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    Rights statement: This is the author’s version of a work that was accepted for publication in Acta Biomaterialia. Changes resulting from the publishing process, such as peer review, editing, corrections, structural formatting, and other quality control mechanisms may not be reflected in this document. Changes may have been made to this work since it was submitted for publication. A definitive version was subsequently published in Acta Biomaterialia, 28, 2015 DOI: 10.1016/j.actbio.2015.09.025

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    Rights statement: This is the author’s version of a work that was accepted for publication in Acta Biomaterialia. Changes resulting from the publishing process, such as peer review, editing, corrections, structural formatting, and other quality control mechanisms may not be reflected in this document. Changes may have been made to this work since it was submitted for publication. A definitive version was subsequently published in Acta Biomaterialia, 28, 2015 DOI: 10.1016/j.actbio.2015.09.025

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  • Supplementary Video 1. Representative video of calcium wave propagation across spontaneously contracting HL-1 cells on PCL-24. Time bar represents 1000 ms.

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  • Supplementary Video 2. Representative video of calcium wave propagation across spontaneously contracting HL-1 cells on PPy–PCL. Time bar represents 1000 ms.

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Conductive interpenetrating networks of polypyrrole and polycaprolactone encourage electrophysiological development of cardiac cells

Research output: Contribution to journalJournal article

Published
  • Benjamin Spearman
  • Alexander Hodge
  • John Porter
  • John George Hardy
  • Zenda Davis
  • Teng Xu
  • Xinyu Zhang
  • Christine E Schmidt
  • Michael Hamilton
  • Elizabeth Lipke
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<mark>Journal publication date</mark>12/2015
<mark>Journal</mark>Acta Biomaterialia
Volume28
Number of pages12
Pages (from-to)109-120
StatePublished
Early online date25/09/15
Original languageEnglish

Abstract

Conductive and electroactive polymers have the potential to enhance engineered cardiac tissue function. In this study, an interpenetrating network of the electrically-conductive polymer polypyrrole (PPy) was grown within a matrix of flexible polycaprolactone (PCL) and evaluated as a platform for directing the formation of functional cardiac cell sheets. PCL films were either treated with sodium hydroxide to render them more hydrophilic and enhance cell adhesion or rendered electroactive with PPy grown via chemical polymerization yielding PPy–PCL that had a resistivity of 1.0 ± 0.4 kΩ cm, which is similar to native cardiac tissue. Both PCL and PPy–PCL films supported cardiomyocyte attachment; increasing the duration of PCL pre-treatment with NaOH resulted in higher numbers of adherent cardiomyocytes per unit area, generating cell densities which were more similar to those on PPy–PCL films (1568 ± 126 cells mm−2, 2880 ± 439 cells mm−2, 3623 ± 456 cells mm−2 for PCL with 0, 24, 48 h of NaOH pretreatment, respectively; 2434 ± 166 cells mm−2 for PPy–PCL). When cardiomyocytes were cultured on the electrically-conductive PPy–PCL, more cells were observed to have peripheral localization of the gap junction protein connexin-43 (Cx43) as compared to cells on NaOH-treated PCL (60.3 ± 4.3% vs. 46.6 ± 5.7%). Cx43 gene expression remained unchanged between materials. Importantly, the velocity of calcium wave propagation was faster and calcium transient duration was shorter for cardiomyocyte monolayers on PPy–PCL (1612 ± 143 μm/s, 910 ± 63 ms) relative to cells on PCL (1129 ± 247 μm/s, 1130 ± 20 ms). In summary, PPy–PCL has demonstrated suitability as an electrically-conductive substrate for culture of cardiomyocytes, yielding enhanced functional properties; results encourage further development of conductive substrates for use in differentiation of stem cell-derived cardiomyocytes and cardiac tissue engineering applications.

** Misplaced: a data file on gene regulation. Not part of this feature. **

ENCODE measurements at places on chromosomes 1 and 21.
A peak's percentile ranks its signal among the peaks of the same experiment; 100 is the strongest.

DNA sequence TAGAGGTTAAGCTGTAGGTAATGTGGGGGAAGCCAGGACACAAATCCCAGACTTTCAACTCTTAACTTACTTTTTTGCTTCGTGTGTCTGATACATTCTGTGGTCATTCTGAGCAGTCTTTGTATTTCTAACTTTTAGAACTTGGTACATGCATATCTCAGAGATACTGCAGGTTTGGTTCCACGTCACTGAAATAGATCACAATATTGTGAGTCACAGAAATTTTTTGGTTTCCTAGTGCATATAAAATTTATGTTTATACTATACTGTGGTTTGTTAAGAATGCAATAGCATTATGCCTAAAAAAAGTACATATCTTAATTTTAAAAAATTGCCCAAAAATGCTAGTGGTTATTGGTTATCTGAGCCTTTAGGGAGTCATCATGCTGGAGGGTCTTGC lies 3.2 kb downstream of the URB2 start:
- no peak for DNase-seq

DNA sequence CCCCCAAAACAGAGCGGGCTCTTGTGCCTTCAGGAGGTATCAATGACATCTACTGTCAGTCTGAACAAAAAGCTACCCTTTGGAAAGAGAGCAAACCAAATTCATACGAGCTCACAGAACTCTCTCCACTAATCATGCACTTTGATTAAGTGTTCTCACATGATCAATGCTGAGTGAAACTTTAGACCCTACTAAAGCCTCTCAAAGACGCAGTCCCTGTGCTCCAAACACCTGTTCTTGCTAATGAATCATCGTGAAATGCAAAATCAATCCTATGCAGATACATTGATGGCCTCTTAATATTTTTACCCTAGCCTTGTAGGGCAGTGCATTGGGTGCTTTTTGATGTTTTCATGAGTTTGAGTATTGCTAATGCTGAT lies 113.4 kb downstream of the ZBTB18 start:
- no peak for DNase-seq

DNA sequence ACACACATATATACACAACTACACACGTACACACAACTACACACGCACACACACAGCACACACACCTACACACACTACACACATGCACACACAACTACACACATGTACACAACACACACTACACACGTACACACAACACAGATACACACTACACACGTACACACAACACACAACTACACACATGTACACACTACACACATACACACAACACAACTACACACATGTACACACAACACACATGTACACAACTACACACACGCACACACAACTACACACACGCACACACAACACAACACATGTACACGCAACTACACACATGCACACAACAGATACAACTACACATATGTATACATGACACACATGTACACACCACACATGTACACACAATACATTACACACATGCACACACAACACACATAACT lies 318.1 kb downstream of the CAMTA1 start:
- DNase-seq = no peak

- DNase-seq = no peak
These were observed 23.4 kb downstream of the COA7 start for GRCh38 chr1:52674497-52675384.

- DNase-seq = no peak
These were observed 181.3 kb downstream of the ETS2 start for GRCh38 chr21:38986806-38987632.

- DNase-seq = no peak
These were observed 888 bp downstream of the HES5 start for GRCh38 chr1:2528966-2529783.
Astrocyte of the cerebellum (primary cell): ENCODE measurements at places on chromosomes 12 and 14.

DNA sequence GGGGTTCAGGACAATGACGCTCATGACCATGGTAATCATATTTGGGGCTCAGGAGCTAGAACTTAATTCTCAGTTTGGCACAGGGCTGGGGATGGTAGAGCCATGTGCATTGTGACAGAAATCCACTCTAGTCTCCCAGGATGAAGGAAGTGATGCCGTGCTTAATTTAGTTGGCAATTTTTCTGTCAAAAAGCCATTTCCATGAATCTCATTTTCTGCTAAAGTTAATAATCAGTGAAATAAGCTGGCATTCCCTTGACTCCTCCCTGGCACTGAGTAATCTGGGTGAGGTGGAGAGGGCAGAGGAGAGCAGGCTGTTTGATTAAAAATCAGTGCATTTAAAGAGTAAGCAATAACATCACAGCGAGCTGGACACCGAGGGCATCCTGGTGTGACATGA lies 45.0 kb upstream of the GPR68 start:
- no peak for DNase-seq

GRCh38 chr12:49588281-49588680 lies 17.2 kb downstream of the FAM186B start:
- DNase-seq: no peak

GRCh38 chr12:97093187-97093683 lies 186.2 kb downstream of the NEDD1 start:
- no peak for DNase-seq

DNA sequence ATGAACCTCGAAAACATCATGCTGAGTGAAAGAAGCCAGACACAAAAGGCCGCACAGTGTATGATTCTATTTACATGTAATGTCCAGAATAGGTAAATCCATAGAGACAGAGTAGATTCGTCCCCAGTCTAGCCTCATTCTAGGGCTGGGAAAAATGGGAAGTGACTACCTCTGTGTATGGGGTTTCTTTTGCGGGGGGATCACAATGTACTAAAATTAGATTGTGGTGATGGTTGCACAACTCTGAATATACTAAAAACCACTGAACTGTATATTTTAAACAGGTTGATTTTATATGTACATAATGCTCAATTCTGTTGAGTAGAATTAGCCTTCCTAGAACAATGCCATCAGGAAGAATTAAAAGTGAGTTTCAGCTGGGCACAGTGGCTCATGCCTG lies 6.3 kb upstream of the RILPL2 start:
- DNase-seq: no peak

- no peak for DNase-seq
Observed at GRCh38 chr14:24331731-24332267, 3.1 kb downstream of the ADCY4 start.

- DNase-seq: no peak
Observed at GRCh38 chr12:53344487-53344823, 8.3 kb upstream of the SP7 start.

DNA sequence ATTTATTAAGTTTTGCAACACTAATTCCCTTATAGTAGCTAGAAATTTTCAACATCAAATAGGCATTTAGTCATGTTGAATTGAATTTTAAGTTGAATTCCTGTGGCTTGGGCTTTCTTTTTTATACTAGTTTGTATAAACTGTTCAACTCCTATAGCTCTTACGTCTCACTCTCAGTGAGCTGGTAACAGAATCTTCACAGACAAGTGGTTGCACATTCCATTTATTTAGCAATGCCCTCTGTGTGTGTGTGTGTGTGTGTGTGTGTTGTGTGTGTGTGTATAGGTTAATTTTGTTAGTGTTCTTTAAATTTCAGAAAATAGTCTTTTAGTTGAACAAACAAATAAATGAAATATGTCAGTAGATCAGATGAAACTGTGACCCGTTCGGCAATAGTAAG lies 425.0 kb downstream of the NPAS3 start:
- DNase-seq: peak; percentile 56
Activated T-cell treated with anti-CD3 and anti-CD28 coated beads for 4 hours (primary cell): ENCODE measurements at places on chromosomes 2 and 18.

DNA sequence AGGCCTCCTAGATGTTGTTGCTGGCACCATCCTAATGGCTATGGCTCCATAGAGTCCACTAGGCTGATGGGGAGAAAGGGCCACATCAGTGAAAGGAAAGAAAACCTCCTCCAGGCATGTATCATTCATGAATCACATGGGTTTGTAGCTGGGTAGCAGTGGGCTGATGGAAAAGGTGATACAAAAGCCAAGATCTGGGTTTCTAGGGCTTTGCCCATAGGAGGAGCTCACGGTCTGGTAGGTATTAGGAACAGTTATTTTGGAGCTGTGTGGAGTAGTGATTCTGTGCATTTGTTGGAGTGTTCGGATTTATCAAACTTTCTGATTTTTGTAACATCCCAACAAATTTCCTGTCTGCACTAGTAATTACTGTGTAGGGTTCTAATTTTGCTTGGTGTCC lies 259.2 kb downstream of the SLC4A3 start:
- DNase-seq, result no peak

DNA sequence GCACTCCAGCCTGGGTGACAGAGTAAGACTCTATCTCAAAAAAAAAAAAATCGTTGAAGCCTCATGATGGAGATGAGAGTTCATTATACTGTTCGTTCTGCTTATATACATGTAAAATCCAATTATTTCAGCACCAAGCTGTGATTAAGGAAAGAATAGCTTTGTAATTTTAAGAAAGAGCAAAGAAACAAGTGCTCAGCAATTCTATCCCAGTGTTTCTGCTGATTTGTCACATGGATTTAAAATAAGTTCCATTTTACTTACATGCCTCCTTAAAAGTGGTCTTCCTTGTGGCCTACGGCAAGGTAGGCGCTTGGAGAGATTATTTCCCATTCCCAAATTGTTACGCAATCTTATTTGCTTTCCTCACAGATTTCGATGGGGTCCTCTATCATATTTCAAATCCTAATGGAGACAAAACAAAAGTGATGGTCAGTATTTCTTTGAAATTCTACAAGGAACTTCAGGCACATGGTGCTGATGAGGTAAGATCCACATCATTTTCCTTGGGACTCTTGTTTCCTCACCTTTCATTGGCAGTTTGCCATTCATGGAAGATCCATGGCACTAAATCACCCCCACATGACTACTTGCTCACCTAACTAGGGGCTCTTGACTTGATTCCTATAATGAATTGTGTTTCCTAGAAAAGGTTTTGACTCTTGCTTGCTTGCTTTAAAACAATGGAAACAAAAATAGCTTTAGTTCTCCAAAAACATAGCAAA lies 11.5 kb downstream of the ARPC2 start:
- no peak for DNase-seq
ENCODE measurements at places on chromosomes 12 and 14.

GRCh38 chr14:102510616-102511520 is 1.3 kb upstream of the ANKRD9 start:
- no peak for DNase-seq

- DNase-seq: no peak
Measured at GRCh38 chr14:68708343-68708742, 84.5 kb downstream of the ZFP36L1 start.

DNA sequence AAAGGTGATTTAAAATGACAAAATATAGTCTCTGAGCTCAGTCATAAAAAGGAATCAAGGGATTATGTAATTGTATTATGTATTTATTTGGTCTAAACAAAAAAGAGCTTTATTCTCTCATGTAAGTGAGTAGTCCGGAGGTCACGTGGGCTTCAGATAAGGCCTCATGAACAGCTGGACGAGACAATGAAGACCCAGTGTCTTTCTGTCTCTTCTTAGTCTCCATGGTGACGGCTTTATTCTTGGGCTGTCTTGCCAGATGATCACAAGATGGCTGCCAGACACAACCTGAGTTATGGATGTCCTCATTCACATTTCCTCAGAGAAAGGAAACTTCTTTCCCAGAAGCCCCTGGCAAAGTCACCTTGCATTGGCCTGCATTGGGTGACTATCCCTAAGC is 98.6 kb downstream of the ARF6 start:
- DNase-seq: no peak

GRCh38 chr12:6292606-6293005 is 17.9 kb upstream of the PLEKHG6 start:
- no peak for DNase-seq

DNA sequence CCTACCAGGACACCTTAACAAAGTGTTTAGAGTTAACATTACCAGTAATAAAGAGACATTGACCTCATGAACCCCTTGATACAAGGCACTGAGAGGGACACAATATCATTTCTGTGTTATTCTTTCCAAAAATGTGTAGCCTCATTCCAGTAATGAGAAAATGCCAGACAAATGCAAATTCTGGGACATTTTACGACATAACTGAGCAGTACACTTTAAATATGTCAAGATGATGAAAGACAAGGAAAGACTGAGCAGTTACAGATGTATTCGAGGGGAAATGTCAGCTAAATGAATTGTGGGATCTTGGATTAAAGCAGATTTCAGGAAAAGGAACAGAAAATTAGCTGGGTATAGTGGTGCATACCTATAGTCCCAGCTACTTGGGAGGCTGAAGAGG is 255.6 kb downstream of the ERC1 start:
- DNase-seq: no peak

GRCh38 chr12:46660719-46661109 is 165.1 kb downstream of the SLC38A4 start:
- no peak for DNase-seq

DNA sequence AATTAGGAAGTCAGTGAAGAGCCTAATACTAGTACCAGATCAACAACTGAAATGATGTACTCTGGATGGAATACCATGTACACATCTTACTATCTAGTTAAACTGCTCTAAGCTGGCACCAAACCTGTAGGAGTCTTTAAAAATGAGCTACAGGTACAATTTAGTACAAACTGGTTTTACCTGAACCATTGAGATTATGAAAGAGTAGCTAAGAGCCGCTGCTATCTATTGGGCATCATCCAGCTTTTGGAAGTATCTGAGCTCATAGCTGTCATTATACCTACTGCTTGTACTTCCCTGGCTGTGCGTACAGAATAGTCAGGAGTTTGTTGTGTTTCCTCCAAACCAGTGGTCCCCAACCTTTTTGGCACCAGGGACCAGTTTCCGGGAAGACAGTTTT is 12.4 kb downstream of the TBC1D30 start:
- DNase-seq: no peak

Statement of Significance

Current conductive materials for use in cardiac regeneration are limited by cytotoxicity or cost in implementation. In this manuscript, we demonstrate for the first time the application of a biocompatible, conductive polypyrrole–polycaprolactone film as a platform for culturing cardiomyocytes for cardiac regeneration. This study shows that the novel conductive film is capable of enhancing cell–cell communication through the formation of connexin-43, leading to higher velocities for calcium wave propagation and reduced calcium transient durations among cultured cardiomyocyte monolayers. Furthermore, it was demonstrated that chemical modification of polycaprolactone through alkaline-mediated hydrolysis increased overall cardiomyocyte adhesion. The results of this study provide insight into how cardiomyocytes interact with conductive substrates and will inform future research efforts to enhance the functional properties of cardiomyocytes, which is critical for their use in pharmaceutical testing and cell therapy.

Bibliographic note

This is the author’s version of a work that was accepted for publication in Acta Biomaterialia. Changes resulting from the publishing process, such as peer review, editing, corrections, structural formatting, and other quality control mechanisms may not be reflected in this document. Changes may have been made to this work since it was submitted for publication. A definitive version was subsequently published in Acta Biomaterialia, 28, 2015 DOI: 10.1016/j.actbio.2015.09.025